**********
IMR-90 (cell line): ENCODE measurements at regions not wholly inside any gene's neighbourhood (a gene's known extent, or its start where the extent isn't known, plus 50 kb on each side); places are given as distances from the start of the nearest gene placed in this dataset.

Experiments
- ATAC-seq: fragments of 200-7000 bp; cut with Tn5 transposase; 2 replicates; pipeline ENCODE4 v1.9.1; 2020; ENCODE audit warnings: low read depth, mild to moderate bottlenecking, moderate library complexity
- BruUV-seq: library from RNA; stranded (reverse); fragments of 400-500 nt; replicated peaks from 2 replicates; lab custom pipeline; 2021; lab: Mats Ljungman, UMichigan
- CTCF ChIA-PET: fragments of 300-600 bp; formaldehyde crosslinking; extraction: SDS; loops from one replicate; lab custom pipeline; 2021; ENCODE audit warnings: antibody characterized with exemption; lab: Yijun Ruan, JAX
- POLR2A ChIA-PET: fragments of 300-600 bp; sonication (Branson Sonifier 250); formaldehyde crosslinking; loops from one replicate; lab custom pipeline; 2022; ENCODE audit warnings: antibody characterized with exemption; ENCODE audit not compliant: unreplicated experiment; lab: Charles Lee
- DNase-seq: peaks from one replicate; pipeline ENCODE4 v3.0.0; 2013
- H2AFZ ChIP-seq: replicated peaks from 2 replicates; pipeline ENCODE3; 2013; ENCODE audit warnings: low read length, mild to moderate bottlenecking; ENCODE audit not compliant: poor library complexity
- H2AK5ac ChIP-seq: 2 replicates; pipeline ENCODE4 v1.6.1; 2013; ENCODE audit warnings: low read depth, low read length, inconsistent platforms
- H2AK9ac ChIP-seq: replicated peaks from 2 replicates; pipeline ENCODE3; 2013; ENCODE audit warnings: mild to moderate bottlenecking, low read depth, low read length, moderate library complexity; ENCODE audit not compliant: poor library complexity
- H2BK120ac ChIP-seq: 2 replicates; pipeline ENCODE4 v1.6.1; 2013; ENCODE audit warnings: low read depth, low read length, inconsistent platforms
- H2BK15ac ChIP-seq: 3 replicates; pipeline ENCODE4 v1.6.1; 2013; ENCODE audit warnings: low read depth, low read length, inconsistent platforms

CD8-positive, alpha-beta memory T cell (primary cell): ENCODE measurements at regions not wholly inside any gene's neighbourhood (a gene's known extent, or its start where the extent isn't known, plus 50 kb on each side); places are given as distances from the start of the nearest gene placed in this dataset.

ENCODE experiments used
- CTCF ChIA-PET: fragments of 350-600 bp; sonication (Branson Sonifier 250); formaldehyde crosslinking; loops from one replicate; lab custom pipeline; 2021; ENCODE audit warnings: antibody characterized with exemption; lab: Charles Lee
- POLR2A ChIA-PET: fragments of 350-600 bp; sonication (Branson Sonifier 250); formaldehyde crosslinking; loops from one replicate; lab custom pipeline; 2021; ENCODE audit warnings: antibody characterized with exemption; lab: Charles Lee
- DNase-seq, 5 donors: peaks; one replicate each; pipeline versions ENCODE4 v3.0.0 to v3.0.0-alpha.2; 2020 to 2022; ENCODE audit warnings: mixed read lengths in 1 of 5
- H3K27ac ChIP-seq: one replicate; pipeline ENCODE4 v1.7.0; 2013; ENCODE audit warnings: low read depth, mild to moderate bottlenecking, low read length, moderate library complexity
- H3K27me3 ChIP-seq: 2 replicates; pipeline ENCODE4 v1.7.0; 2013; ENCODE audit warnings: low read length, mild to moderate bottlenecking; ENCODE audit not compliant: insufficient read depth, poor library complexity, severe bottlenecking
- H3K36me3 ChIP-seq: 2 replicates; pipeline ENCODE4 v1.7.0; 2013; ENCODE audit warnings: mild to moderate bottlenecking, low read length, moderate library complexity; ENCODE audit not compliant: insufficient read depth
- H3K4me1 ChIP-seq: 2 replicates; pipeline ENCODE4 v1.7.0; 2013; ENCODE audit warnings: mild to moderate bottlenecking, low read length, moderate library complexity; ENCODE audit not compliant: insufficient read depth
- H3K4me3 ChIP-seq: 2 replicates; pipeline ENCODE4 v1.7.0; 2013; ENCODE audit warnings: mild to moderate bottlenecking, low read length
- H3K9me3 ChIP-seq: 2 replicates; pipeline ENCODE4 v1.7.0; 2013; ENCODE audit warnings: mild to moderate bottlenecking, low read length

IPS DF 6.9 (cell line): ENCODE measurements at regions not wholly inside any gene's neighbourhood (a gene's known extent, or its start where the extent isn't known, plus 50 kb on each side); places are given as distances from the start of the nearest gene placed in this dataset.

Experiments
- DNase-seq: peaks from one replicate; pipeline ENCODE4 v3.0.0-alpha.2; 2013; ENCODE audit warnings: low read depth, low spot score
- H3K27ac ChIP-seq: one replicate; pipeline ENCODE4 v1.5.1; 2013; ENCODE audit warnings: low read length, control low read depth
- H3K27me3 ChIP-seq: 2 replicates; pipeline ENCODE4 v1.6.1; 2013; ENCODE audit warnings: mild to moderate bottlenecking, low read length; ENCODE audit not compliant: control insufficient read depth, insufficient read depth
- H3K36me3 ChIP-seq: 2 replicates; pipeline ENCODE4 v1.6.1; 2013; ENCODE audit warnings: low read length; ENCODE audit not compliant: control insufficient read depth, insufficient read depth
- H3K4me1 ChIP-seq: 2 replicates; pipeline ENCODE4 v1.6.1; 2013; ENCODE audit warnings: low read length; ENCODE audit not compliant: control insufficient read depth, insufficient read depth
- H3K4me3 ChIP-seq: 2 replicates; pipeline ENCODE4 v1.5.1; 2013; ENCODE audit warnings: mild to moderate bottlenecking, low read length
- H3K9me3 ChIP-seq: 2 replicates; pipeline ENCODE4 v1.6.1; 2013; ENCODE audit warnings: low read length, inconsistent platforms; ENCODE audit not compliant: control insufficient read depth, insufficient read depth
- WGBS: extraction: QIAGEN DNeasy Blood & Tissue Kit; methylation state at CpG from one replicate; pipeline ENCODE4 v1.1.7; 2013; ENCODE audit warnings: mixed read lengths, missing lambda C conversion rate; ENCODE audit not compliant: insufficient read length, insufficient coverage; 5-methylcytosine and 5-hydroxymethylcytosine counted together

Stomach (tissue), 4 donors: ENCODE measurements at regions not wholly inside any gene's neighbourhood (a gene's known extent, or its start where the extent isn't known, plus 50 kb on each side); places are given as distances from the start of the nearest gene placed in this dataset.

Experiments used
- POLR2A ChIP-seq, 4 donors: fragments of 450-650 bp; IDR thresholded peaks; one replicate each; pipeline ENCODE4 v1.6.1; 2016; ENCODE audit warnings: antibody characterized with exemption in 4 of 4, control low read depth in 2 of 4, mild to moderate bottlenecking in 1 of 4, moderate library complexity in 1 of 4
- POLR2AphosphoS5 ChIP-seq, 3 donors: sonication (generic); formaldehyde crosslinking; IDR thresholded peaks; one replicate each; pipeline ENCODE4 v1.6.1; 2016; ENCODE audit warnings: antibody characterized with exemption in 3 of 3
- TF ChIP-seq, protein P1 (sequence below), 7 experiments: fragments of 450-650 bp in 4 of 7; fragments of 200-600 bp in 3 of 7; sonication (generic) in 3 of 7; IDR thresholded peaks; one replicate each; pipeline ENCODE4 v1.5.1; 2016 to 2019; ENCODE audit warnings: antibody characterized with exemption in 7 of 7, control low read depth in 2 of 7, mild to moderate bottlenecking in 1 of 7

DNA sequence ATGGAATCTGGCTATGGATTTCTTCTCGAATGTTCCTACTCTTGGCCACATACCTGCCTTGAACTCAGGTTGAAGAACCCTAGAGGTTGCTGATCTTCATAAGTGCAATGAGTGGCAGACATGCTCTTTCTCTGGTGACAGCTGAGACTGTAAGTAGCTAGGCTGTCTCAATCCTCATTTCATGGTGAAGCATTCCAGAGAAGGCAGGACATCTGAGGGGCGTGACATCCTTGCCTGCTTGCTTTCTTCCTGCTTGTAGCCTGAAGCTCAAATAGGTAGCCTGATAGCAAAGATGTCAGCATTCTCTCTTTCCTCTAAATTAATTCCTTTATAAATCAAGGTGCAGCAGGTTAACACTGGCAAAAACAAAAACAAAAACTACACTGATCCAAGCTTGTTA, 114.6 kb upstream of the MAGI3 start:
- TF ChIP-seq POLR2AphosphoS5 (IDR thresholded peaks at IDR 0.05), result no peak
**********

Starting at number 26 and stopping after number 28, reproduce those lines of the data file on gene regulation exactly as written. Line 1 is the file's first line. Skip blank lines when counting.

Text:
- DNase-seq: peaks from one replicate; pipeline ENCODE4 v3.0.0-alpha.2; 2013; ENCODE audit warnings: low read depth, low spot score
- H3K27ac ChIP-seq: one replicate; pipeline ENCODE4 v1.5.1; 2013; ENCODE audit warnings: low read length, control low read depth
- H3K27me3 ChIP-seq: 2 replicates; pipeline ENCODE4 v1.6.1; 2013; ENCODE audit warnings: mild to moderate bottlenecking, low read length; ENCODE audit not compliant: control insufficient read depth, insufficient read depth